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US Women's Cycling Development Program diary
The US Women's Cycling Development program was founded by former pro rider, Michael Engleman, as a way to help promising young women cyclists reach their full potential as athletes. The USWCDP networks current and former women pro riders with up and coming athletes through mentoring and coaching.
With experienced mentors like Olympians Dede Barry and Mari Holden, along with current pros Amber Neben, Tina Pic, Kim Anderson and others, the USWCDP helps young riders like Mara Abbott, Katharine Carroll and many more to race better, find teams and become professional bike racers. The dedicated and well spoken women of this program provide thoughtful, compelling and sometimes hilarious anecdotes of their experiences in this diary.
For further reading about the programme, visit the USWCDP website
June 3, 2008
Recounting Aude's emotions
Sometimes strokes of bad luck can be bittersweet because the good times are right around the corner. It started out rough and ended rough, but in between was ethereal. I arrived in France two days before the start of the Tour de l'Aude; my bags arrived three days later. The first four days were plagued with less than desirable circumstances and poorly timed flats. By day five I was clutching lanterne rouge with utter determination. It goes like this: On a Friday I got hammered, through the weekend I got a beating, on Monday I was sliced, the Tuesday and Wednesday blur together, on Thursday I was flying, then Friday I got drop kicked, on Saturday Slim Shady is back, and on Sunday I'm faced first slobbering on the pavement.
I remember being saddened on day six because there were just a few days left of the parade on two wheels. I still had the energy to think and feel; I hadn't turned into a mindless bobble head yet. Just a few hours later I was clawing my way to finish inside the time cut, which I managed by a matter of one minute over a three hour race. I'd say this was my tipping point: when I traded mind and body control for delirium-laden survival mode in my desperate yearning to finish the race.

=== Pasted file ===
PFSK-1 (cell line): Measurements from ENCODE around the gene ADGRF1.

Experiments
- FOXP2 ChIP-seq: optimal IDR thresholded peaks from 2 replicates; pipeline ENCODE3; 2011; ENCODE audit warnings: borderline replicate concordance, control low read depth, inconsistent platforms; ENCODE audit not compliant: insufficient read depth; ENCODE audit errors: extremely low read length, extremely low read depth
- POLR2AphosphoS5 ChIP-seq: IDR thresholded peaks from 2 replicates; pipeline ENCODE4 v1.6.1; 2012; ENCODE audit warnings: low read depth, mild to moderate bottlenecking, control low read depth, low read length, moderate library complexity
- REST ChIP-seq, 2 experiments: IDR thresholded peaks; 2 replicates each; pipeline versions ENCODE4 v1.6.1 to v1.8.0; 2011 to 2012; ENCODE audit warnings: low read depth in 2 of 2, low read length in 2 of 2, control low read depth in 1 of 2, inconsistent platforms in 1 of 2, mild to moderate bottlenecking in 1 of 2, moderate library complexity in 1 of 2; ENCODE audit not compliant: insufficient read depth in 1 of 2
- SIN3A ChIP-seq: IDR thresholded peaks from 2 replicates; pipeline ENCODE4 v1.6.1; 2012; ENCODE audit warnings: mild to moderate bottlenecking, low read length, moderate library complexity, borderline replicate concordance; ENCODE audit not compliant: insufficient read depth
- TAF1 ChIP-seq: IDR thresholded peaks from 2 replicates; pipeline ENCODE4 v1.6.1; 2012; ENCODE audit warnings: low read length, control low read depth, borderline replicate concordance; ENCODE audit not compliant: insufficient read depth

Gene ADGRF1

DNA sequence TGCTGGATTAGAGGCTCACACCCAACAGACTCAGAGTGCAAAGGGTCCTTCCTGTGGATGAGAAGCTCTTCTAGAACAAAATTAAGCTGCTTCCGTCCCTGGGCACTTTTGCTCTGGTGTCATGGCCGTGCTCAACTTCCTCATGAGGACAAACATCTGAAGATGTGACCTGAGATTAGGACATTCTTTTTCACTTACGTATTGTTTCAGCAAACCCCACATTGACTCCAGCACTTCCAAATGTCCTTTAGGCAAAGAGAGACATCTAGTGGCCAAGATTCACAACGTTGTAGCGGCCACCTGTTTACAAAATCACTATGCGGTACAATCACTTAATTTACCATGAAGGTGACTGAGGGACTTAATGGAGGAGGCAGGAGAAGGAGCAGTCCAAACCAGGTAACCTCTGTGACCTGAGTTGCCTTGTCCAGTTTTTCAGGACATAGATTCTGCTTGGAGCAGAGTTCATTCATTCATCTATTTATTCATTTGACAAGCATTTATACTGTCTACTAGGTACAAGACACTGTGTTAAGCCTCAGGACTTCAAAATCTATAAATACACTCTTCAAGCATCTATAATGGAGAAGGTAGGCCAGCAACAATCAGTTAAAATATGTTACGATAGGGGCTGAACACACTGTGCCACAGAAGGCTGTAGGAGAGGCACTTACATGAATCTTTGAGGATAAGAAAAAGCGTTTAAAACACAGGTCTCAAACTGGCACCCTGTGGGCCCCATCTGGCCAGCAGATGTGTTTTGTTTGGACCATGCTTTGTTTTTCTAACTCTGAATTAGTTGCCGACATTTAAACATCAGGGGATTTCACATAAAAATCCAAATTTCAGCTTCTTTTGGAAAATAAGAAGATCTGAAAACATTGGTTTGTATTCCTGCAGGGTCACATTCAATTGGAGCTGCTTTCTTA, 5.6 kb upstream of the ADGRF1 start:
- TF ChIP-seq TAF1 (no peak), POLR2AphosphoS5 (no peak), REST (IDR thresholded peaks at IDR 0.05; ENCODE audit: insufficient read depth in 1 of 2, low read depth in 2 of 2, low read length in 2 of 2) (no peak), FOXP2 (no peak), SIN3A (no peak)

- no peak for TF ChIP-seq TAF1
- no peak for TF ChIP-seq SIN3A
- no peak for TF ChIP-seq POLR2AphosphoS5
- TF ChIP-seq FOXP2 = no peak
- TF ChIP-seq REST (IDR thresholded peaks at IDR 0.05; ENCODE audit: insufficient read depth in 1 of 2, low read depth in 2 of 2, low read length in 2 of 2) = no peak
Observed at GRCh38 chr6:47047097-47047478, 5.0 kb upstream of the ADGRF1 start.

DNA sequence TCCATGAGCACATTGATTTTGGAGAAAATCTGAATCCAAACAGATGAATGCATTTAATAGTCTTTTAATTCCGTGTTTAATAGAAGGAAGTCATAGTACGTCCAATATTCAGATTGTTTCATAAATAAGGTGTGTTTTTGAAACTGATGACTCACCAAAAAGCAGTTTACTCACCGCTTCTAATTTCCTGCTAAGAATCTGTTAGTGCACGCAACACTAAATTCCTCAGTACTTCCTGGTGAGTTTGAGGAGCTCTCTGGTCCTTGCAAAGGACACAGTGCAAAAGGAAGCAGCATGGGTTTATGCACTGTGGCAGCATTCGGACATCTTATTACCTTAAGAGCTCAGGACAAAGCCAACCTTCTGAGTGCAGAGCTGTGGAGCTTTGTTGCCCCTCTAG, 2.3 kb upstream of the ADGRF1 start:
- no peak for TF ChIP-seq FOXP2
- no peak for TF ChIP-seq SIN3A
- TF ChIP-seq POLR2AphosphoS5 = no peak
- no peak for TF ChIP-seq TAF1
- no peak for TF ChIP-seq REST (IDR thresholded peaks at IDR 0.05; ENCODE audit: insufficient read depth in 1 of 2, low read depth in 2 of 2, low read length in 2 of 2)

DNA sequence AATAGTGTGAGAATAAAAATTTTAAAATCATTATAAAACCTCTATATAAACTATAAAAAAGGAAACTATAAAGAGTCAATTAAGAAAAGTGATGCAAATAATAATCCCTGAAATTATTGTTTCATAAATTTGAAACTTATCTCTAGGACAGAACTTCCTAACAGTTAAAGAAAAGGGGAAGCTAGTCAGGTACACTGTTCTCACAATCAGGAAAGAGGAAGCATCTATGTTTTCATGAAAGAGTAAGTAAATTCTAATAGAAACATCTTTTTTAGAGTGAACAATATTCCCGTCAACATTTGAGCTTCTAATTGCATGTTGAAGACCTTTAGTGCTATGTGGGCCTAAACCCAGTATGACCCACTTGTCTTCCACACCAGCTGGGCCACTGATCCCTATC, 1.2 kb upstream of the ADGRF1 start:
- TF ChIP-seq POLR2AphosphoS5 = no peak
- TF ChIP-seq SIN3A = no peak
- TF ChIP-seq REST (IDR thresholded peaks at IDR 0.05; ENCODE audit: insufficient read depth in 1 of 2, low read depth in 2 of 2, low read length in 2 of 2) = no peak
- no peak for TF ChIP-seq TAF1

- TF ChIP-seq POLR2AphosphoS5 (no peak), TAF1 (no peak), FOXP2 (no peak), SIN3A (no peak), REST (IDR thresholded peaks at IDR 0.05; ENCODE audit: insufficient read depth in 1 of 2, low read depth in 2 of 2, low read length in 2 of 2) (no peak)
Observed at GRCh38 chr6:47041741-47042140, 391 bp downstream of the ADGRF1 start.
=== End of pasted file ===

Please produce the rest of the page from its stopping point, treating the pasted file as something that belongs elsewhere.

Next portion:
It has been six days since the epilogue of this suicide mission, and it is the first day that I feel mentally, physically and emotionally grounded. My strained eyes have been doing all the talking as I sit or prop myself against a wall in attempt to stand. The bandages on my face have given me an excuse to refrain from talking, which has been a blessing because all that comes out is crazed and idiotic mumble jumble. I'm trying to keep my head from swaying side to side, but my neck feels like a worn out spring. My legs are giant tree stumps like two high school sweethearts have etched their initials into. My back is that last burning ember of coal in your stove.
I'm just being overly dramatic. Although on the final results my name is listed with a DNF beside it, my need to finish the race was mummified. Though I didn't cross the white line in Limoux on day 10, I successfully made it to the final stage, but crashed on my face, and looked like a ridiculous mummy for 24 hours of stressful travel back to Colorado. My second family, Chellie and Tim have graciously put up with my dazed zombi-ness since I've been home. Doc Chellie has been cleaning my wounds and making the bandages aesthetically pleasing. I'm not the pathetic mummy anymore... now I'm a bandit.
Racing in Europe was everything I had imagined, from the Pyrenees to the taste of France's pavement. If I had a moment to breathe, my breath was taken away by the snaking bike-path-width roads that wound through quaint little villages. Glance to our left and see the little old lady peering out her kitchen window. Father and son cheer "allez les filles! Allez la gruppetto!" as we rattle over cobbles. Sit within the colourful peloton as we cruise along lush green meadows dotted with orange poppies. Seconds later and we are purple-lined as the narrow road kicks up to 17% switchbacks. At times I felt myself careening into a deep, dark hole, until a new energy appeared out of nowhere. Like being caught in a ravenous storm, I felt every pinpricking high and low in ten days of out-of-body exertion. I'm happy to have the scars that tell the story.
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Images by USWCDP